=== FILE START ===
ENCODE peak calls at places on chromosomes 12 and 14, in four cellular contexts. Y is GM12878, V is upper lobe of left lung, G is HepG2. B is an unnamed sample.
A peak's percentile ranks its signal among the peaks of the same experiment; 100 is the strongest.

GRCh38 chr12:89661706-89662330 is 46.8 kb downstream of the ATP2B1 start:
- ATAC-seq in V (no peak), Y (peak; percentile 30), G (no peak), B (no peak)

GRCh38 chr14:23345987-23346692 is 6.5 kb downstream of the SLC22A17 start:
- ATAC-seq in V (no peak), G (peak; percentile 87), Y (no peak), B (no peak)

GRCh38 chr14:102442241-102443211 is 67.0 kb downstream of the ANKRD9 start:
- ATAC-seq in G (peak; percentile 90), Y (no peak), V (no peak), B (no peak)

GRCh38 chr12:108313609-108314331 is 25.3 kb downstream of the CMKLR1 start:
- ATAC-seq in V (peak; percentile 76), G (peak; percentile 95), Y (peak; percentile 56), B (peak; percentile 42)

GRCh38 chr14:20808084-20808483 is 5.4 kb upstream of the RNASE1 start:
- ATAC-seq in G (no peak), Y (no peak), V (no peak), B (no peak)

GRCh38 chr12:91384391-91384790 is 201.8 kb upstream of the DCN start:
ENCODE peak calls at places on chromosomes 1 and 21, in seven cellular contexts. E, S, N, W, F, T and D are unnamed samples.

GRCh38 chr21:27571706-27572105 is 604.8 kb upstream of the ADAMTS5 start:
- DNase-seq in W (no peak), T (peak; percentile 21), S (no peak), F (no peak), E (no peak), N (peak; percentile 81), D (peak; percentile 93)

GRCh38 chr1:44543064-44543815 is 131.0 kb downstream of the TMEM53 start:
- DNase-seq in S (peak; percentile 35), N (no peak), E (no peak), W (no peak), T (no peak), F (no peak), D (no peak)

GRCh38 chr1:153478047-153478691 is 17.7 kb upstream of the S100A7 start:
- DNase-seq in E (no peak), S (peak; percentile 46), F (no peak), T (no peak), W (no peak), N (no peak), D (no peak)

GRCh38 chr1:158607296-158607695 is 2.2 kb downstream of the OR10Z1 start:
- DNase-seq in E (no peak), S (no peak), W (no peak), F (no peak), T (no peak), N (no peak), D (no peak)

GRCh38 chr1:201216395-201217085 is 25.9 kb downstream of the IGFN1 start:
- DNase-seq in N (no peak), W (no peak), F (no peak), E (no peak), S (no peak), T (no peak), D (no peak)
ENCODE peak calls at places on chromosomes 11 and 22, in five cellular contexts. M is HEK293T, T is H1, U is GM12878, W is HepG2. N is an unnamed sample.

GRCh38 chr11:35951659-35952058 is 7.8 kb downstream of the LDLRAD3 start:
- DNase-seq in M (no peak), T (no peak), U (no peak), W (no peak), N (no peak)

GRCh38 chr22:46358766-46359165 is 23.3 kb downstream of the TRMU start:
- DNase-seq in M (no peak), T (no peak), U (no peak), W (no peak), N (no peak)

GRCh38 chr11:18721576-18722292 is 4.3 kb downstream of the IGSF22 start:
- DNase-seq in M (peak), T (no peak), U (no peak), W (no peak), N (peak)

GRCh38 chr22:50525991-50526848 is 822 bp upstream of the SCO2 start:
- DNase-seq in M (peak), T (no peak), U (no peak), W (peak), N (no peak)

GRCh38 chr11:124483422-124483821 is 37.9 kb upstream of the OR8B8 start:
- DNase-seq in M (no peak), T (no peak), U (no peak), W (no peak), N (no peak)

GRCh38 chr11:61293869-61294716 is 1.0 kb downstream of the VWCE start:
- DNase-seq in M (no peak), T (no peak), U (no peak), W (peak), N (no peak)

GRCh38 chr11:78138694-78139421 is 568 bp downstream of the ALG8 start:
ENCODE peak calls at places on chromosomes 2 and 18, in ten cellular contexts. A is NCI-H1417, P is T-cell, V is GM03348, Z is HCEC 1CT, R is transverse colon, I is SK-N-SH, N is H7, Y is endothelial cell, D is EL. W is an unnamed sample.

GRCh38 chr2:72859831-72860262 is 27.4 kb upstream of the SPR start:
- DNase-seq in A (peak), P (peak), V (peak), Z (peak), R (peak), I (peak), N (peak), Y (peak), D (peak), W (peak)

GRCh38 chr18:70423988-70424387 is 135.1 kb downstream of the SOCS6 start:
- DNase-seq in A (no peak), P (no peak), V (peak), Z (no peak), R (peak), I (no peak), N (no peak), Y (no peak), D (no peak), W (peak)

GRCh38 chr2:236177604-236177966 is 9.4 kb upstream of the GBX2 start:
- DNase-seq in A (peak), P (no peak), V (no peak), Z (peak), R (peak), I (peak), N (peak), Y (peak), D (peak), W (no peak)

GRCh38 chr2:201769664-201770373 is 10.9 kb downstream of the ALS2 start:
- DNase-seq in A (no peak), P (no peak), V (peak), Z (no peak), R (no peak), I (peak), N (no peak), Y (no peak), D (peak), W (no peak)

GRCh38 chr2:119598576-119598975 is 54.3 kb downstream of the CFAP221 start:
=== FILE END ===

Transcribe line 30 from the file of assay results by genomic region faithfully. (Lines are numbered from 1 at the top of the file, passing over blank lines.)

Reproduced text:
GRCh38 chr11:18721576-18722292 is 4.3 kb downstream of the IGSF22 start: